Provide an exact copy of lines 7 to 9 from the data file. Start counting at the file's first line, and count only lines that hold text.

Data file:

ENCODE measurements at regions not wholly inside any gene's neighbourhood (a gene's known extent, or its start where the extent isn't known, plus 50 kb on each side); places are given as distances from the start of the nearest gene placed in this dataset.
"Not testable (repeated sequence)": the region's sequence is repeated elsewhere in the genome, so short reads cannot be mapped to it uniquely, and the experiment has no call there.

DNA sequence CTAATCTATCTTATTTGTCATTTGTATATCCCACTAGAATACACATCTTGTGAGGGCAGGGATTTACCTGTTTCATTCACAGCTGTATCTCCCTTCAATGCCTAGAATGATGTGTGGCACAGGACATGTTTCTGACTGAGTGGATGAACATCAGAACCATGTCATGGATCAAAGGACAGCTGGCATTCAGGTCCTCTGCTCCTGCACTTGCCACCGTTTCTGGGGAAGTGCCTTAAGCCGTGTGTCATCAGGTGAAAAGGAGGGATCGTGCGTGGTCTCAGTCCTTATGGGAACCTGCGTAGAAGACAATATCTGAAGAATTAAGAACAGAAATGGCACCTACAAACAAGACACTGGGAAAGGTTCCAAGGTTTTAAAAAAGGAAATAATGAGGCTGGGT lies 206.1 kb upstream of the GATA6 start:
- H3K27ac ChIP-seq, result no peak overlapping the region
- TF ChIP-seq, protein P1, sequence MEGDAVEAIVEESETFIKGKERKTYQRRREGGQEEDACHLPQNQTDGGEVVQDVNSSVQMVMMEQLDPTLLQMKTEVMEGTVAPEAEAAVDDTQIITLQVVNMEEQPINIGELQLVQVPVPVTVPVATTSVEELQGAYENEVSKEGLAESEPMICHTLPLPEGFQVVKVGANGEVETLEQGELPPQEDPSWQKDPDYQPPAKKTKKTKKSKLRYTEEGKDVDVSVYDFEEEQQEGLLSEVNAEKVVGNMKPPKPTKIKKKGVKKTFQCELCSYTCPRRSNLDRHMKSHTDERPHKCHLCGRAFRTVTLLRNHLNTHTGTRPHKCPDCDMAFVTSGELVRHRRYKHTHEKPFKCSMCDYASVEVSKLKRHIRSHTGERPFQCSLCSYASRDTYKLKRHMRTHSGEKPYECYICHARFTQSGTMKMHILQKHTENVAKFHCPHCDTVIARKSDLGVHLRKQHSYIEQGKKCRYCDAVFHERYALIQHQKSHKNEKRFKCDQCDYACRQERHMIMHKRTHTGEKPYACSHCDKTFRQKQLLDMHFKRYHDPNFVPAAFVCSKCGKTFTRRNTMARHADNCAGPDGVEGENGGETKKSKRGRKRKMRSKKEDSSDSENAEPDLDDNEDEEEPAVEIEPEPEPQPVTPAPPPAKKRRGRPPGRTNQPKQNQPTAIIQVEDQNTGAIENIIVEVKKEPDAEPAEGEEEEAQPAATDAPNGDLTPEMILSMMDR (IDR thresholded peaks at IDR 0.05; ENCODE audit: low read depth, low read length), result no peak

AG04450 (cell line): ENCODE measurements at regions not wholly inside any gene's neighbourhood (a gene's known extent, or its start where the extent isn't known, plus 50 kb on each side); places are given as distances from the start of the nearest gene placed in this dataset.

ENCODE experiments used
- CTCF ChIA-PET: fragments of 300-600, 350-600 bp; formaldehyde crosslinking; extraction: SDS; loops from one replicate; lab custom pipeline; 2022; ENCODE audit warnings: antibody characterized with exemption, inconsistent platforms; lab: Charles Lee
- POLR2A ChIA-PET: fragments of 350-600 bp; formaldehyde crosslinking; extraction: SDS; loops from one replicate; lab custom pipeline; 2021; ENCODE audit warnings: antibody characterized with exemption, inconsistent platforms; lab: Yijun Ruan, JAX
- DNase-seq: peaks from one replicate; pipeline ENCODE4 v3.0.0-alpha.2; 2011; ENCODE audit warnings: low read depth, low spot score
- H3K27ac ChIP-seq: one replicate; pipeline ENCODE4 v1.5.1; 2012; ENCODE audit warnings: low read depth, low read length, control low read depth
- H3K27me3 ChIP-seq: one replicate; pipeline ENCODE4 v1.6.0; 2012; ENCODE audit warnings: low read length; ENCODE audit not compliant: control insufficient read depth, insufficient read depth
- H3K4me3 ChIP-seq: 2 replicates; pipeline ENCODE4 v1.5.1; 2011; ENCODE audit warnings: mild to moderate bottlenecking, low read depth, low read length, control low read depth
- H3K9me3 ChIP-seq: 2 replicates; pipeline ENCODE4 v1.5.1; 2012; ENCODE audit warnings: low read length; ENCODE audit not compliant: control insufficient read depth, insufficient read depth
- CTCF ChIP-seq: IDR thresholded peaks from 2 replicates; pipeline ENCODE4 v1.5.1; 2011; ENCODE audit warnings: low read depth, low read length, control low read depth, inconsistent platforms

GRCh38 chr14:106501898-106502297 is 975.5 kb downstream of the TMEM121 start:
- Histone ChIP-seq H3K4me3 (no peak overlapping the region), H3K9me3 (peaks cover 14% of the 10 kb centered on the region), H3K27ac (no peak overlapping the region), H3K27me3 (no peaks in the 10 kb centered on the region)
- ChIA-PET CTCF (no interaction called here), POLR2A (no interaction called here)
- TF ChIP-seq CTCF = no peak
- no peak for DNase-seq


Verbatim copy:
ENCODE experiments used
- CTCF ChIA-PET: fragments of 300-600, 350-600 bp; formaldehyde crosslinking; extraction: SDS; loops from one replicate; lab custom pipeline; 2022; ENCODE audit warnings: antibody characterized with exemption, inconsistent platforms; lab: Charles Lee
- POLR2A ChIA-PET: fragments of 350-600 bp; formaldehyde crosslinking; extraction: SDS; loops from one replicate; lab custom pipeline; 2021; ENCODE audit warnings: antibody characterized with exemption, inconsistent platforms; lab: Yijun Ruan, JAX